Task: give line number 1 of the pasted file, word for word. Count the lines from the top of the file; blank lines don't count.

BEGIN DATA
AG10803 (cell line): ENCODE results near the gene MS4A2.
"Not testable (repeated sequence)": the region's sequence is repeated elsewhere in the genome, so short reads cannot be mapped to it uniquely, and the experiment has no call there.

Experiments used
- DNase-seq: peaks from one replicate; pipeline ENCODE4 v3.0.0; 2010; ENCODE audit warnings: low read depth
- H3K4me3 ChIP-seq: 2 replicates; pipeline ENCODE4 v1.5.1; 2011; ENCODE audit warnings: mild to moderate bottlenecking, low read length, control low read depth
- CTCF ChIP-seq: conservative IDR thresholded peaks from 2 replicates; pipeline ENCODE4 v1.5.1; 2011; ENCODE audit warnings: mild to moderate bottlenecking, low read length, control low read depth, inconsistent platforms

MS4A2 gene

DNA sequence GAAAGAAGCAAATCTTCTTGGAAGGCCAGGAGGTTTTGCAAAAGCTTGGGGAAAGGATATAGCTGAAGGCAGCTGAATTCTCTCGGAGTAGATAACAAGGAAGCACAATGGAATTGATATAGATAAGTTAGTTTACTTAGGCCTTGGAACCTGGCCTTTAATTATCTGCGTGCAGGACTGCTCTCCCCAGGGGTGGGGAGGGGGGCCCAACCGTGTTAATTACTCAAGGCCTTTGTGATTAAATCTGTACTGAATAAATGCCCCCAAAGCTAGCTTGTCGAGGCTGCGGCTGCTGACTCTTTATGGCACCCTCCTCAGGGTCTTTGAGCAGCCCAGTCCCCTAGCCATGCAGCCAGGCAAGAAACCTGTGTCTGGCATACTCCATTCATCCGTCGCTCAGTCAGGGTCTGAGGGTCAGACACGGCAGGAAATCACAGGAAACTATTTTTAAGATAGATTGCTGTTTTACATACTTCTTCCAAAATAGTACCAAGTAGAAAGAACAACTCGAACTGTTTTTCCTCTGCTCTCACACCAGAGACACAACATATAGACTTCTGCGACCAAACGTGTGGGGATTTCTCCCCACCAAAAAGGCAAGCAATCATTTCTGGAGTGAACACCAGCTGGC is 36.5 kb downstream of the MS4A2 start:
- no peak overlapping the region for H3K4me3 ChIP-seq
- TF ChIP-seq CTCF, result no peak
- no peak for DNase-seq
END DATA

AG10803 (cell line): ENCODE results near the gene MS4A2.